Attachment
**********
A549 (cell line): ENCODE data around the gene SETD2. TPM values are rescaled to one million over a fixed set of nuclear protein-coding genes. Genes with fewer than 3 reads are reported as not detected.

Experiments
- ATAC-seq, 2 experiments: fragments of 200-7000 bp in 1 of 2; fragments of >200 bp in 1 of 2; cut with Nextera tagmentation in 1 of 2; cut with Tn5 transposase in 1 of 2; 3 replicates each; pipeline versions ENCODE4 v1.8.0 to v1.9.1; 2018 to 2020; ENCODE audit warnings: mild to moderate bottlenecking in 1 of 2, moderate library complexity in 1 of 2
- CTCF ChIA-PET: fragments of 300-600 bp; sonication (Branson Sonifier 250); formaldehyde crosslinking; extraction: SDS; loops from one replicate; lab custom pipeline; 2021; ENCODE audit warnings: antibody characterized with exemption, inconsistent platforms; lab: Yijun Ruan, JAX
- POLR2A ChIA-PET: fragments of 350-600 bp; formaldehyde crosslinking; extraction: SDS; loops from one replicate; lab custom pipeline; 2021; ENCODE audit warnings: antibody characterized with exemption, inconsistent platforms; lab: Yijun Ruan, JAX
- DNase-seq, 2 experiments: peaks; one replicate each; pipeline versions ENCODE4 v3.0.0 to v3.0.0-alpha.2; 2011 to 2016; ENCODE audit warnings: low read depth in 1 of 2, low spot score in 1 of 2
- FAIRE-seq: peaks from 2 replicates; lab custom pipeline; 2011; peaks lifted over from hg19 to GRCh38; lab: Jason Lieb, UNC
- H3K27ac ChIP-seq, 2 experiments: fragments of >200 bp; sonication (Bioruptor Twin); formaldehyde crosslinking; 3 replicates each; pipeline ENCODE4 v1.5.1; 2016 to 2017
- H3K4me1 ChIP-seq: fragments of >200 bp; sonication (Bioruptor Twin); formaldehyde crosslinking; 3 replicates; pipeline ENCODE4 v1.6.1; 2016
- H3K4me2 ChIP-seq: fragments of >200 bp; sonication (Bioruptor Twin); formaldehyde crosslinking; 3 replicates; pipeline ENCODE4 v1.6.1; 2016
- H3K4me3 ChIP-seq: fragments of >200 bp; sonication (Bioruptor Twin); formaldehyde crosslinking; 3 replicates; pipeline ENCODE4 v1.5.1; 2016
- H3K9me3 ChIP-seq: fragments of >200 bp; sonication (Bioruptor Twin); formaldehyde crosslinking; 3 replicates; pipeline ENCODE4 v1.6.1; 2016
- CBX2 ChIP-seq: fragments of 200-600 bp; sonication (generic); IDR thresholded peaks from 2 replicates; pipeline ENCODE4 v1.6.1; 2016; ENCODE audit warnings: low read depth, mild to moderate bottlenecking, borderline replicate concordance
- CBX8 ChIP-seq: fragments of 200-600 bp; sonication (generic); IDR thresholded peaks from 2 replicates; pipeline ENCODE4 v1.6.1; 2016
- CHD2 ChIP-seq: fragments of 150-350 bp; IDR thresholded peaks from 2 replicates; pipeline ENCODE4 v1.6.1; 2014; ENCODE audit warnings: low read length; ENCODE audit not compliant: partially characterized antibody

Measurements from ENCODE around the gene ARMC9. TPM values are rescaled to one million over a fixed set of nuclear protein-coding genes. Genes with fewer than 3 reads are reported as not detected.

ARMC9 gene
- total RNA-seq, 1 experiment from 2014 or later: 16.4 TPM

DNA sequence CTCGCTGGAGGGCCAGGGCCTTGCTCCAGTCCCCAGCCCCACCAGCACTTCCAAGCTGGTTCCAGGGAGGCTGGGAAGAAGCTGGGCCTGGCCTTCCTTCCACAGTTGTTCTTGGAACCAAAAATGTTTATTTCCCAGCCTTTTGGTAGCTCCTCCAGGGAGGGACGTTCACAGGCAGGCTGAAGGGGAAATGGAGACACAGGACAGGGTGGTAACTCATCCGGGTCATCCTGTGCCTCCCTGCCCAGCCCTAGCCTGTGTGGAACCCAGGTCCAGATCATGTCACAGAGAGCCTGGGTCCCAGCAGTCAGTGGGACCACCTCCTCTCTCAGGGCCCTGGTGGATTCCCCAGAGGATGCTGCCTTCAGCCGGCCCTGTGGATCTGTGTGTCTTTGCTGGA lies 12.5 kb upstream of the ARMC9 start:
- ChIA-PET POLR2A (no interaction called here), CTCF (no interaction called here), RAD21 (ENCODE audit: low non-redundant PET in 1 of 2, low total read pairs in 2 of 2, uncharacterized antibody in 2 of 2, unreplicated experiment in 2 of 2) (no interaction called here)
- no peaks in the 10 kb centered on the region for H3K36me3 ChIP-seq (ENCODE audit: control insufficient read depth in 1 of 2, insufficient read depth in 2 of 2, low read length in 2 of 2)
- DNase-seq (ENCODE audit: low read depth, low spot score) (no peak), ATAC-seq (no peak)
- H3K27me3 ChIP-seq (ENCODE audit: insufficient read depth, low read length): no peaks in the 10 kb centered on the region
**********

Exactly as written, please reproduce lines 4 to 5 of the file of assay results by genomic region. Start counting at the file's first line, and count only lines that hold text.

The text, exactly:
- CTCF ChIA-PET: fragments of 300-600 bp; sonication (Branson Sonifier 250); formaldehyde crosslinking; extraction: SDS; loops from one replicate; lab custom pipeline; 2021; ENCODE audit warnings: antibody characterized with exemption, inconsistent platforms; lab: Yijun Ruan, JAX
- POLR2A ChIA-PET: fragments of 350-600 bp; formaldehyde crosslinking; extraction: SDS; loops from one replicate; lab custom pipeline; 2021; ENCODE audit warnings: antibody characterized with exemption, inconsistent platforms; lab: Yijun Ruan, JAX